Pie. Yum.

It sure seemed like a good idea. Eat pie. As much as I want. All kinds. For free.

Serving as a judge for the Kern County Fair’s annual pie-baking contest would not only be a nice, civic-minded gesture, I reasoned, it would allow me to indulge a favorite hobby of mine — gluttony. Sample a few morsels of Americana, bestow some ribbons upon gracious grandmother-types and then go forth into the tattooed night, my sweet tooth satiated.

What a misguided innocent I was.

Pie judging is a brutal, grueling business, ill-suited for the faint of stomach.

I walked into the Fine Arts building’s “baked department” Sunday evening, expecting to see two dozen pies and two dozen Aunt Bea look-alikes hovering proudly over their respective creations. Wrong and wrong. Pie bakers come in as many flavors as their pies. The only thing they have in common — other than an apparent love for baking — is the prolific nature of their devotion.

The fair’s entry office accepts up to four pies per person per contest, and judging by the number of entries spread out before me now, they had all fulfilled the quota. My co-judge (former KERO-TV anchor Lisa Kimble) and I were informed we would be expected to sample 55 pies.

I can do that, I thought. We stepped onto a small stage and stood behind the judging table, which is basically a long, enclosed countertop. The audience was seated directly in front of us, watching the proceedings with the aid of an angled overhead mirror that reflected the pies currently being evaluated, along with the judges’ greedy little fork-wielding fingers.

The first of the 10 categories was apple. Linda Swanson, the emcee/contest coordinator, placed seven entries before us, and we took small, cautious bites, just enough to get some crust and a bit of the filling into our mouths. We wanted to pace ourselves, but mostly we didn’t want to look like pigs in front of all those people.

Working independently, we assigned scores to each pie, using a 10-point scale to rank them on appearance, texture, flavor and crust. When we finished with the first category, we added our scores together, talked our way through any ties and delivered the verdict to Linda.

She announced the winners, and no one in the audience shrieked or swore. This won’t be too bad, I thought. Cheesecakes followed. Then cobblers, cream pies, fruit pies (other than apple), pumpkin pies and lemon pies. Three, four, five — up to eight entries in each category. Two hours passed.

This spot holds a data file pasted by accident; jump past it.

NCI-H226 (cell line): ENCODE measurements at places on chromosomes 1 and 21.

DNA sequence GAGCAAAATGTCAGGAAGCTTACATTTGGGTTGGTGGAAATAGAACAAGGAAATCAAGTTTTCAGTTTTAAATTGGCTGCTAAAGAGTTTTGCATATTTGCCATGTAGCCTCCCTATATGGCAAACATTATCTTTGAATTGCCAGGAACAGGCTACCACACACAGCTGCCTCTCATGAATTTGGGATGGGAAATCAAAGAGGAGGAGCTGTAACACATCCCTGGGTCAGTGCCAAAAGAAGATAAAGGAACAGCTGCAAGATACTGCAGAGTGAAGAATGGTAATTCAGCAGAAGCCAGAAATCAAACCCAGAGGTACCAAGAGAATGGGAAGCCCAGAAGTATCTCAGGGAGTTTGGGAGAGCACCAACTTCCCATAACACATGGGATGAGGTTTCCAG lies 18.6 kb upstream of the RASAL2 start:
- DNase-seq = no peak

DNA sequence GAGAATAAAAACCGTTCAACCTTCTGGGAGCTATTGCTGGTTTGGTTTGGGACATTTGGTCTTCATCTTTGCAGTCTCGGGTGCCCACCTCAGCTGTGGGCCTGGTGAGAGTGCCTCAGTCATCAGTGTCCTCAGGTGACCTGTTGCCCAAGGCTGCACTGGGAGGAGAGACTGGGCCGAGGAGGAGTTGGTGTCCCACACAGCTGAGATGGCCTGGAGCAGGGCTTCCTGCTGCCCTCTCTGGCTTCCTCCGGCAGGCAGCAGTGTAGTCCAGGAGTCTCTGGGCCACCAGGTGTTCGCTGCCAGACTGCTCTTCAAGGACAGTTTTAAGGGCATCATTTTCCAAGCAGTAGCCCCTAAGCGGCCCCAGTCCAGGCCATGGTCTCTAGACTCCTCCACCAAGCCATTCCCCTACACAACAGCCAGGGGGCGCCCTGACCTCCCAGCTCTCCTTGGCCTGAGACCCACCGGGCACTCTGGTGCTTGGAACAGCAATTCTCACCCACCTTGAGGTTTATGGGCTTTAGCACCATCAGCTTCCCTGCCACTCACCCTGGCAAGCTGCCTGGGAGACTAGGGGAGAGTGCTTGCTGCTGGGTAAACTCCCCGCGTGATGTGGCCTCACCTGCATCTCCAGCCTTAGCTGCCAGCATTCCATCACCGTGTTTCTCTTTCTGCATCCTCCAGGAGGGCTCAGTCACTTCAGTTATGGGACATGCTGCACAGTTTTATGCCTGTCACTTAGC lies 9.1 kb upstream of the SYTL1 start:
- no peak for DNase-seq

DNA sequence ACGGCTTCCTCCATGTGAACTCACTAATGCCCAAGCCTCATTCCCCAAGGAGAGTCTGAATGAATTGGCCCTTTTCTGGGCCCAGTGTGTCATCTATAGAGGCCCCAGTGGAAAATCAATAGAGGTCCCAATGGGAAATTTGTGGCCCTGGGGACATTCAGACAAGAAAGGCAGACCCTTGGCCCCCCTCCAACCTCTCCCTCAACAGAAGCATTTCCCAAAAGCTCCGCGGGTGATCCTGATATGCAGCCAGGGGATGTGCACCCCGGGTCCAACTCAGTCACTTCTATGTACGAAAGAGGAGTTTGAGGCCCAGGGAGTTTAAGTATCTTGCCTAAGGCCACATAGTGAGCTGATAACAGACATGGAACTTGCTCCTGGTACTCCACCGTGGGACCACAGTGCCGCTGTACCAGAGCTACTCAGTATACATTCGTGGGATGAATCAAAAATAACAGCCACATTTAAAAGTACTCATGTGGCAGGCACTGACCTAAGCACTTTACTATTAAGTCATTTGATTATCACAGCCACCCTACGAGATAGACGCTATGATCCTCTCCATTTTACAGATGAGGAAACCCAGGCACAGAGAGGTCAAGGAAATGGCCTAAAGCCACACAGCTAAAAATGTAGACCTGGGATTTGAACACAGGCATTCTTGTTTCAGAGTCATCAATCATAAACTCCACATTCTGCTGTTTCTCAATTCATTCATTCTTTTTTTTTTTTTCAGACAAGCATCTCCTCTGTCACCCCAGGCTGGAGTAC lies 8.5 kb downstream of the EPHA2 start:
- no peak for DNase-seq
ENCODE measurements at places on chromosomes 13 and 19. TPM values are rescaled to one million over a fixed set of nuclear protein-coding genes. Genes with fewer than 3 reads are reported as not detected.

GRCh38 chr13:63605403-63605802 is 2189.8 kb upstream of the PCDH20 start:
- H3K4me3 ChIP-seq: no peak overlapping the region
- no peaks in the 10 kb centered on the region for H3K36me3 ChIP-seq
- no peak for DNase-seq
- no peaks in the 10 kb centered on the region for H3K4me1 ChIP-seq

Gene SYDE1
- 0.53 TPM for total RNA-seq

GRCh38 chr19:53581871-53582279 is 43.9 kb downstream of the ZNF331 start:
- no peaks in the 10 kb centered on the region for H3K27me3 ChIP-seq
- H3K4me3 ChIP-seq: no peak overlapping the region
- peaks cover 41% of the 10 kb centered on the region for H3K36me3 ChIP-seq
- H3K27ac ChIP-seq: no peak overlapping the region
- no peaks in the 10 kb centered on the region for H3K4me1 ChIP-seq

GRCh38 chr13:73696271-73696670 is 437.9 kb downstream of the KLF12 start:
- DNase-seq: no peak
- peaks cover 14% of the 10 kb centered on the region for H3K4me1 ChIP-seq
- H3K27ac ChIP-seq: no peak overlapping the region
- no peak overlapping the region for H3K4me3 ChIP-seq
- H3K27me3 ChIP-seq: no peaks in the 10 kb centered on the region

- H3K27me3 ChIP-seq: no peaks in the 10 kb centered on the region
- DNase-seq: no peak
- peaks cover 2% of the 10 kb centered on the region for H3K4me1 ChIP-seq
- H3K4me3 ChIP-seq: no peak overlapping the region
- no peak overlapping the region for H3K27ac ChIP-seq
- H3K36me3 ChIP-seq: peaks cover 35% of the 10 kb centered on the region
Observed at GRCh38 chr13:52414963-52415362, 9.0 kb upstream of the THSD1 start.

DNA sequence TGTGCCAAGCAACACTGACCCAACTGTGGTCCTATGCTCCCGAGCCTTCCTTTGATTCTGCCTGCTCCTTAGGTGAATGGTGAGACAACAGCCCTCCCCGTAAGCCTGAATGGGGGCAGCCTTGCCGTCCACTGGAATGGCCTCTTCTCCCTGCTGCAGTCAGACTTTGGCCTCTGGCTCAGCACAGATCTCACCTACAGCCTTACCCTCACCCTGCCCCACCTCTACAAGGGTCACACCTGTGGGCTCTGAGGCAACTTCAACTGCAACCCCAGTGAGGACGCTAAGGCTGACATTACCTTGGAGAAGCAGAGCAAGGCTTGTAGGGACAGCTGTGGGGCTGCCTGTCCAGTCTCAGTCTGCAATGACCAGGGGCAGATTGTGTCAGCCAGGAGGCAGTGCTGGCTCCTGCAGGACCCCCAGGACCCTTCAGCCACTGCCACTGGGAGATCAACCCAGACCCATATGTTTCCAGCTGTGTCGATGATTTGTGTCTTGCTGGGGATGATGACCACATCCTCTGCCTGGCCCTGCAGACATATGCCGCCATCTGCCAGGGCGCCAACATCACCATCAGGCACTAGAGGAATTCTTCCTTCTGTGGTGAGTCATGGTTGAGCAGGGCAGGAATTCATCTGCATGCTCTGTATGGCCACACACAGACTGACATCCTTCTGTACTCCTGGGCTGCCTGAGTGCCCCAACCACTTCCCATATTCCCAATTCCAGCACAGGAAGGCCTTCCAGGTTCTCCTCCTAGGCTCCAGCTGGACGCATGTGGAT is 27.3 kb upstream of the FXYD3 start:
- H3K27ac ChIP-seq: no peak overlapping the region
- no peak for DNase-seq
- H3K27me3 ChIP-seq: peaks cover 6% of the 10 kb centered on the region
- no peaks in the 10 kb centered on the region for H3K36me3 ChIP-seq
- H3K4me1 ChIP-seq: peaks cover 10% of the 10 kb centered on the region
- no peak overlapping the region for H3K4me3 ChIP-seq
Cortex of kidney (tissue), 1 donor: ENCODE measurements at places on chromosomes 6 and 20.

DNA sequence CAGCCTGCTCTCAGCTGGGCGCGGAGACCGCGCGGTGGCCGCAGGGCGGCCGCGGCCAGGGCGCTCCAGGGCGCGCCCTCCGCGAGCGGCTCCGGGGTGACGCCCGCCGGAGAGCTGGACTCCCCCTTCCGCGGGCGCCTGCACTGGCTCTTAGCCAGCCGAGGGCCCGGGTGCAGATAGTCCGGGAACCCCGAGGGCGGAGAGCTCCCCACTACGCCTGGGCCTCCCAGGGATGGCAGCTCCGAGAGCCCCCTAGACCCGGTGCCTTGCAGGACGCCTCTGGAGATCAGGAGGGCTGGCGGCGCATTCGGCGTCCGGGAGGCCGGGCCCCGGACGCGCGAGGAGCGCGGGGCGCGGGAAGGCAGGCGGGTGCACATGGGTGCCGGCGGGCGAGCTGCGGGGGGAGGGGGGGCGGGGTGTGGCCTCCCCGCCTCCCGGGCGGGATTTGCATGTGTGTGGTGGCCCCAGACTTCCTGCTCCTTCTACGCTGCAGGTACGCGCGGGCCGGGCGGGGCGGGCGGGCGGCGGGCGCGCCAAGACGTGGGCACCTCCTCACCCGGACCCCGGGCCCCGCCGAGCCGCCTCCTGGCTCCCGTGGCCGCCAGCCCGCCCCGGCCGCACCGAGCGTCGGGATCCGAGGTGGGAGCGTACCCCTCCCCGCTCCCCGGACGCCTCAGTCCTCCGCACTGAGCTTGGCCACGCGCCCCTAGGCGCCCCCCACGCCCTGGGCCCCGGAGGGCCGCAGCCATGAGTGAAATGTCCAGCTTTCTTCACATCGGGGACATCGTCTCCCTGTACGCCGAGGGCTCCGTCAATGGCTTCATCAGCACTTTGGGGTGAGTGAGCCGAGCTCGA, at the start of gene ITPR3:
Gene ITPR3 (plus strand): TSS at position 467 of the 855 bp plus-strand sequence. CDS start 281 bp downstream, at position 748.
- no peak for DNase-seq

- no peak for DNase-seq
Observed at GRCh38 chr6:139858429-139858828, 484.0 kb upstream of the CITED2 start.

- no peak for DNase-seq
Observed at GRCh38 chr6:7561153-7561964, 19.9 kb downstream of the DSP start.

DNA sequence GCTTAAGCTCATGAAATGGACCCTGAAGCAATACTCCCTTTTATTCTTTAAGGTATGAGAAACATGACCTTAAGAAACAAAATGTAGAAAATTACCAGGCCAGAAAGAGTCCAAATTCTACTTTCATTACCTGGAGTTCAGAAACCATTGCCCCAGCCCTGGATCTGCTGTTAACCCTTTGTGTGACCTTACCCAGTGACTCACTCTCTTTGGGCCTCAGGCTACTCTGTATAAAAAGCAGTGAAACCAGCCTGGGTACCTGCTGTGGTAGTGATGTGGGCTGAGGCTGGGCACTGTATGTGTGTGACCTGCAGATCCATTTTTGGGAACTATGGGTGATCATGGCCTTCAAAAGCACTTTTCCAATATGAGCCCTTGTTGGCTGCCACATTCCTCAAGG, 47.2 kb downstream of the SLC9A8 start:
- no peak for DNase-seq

Then came the nut pies — seven of them, all pecan, with a few variations. That’s when it hit me. My face went pale, my vision blurred and the room lurched ever so slightly.

Buck up, I told myself. I can do this! Must take ... seven bites ... of pecan pie. Lisa, also beginning to blanch, said the ordeal reminded her of an “I Love Lucy” episode. Was it the Vitameatavegamin episode, wherein Lucy becomes progressively inebriated from too many spoonfuls of health tonic? Or was it the candy factory episode, in which she and Ethel are hired to wrap chocolate chews moving on a too-fast conveyor belt? They try to mask their incompetence by stuffing their cheeks, to their eventual intestinal distress.

So there we were, Lucy and Ethel, struggling to hold steady against the pastry onslaught. It just kept coming.

We moved on to peanut butter pies — eight of them. On any other day, under any other circumstance, most of these pies would have seemed quite appealing, but now they were mocking us. For an instant, I saw myself facedown in an immaculate peanut-butter meringue. I fought back the hallucination and steeled myself, determined not to short-change any contestant.

Can integrity, I asked myself, co-exist with nausea? We would soon find out. We survived the peanut butter pies. Then came the final category: “other.” I had been dreading this category since the beginning of the evening, fearing the ominous potential for experimentation that the name implies.

None was overly exotic. My fears were unfounded. The end was in sight. We gave the best-in-show prize to a wonderful pumpkin pie. I don’t really care for pumpkin pie all that much, but I can appreciate perfection. The baker turned out to be Betty Rutherford, a 79-year-old great-grandmother who’d been watching the whole two and-a-half-hour ordeal with great interest from the front row.

Afterward, she told me she’d been baking that same pie recipe for 60 years. Wow. How wholesomely American.

The fair is holding the second of its two pie contests tonight at 6, same building, same room. Word is, there may be 70 or 80 pies this time around. I won’t be able to make it. I’ll be at home, on the couch, with the phone off the hook. Not eating pie.

—Originally published Oct. 3, 2001

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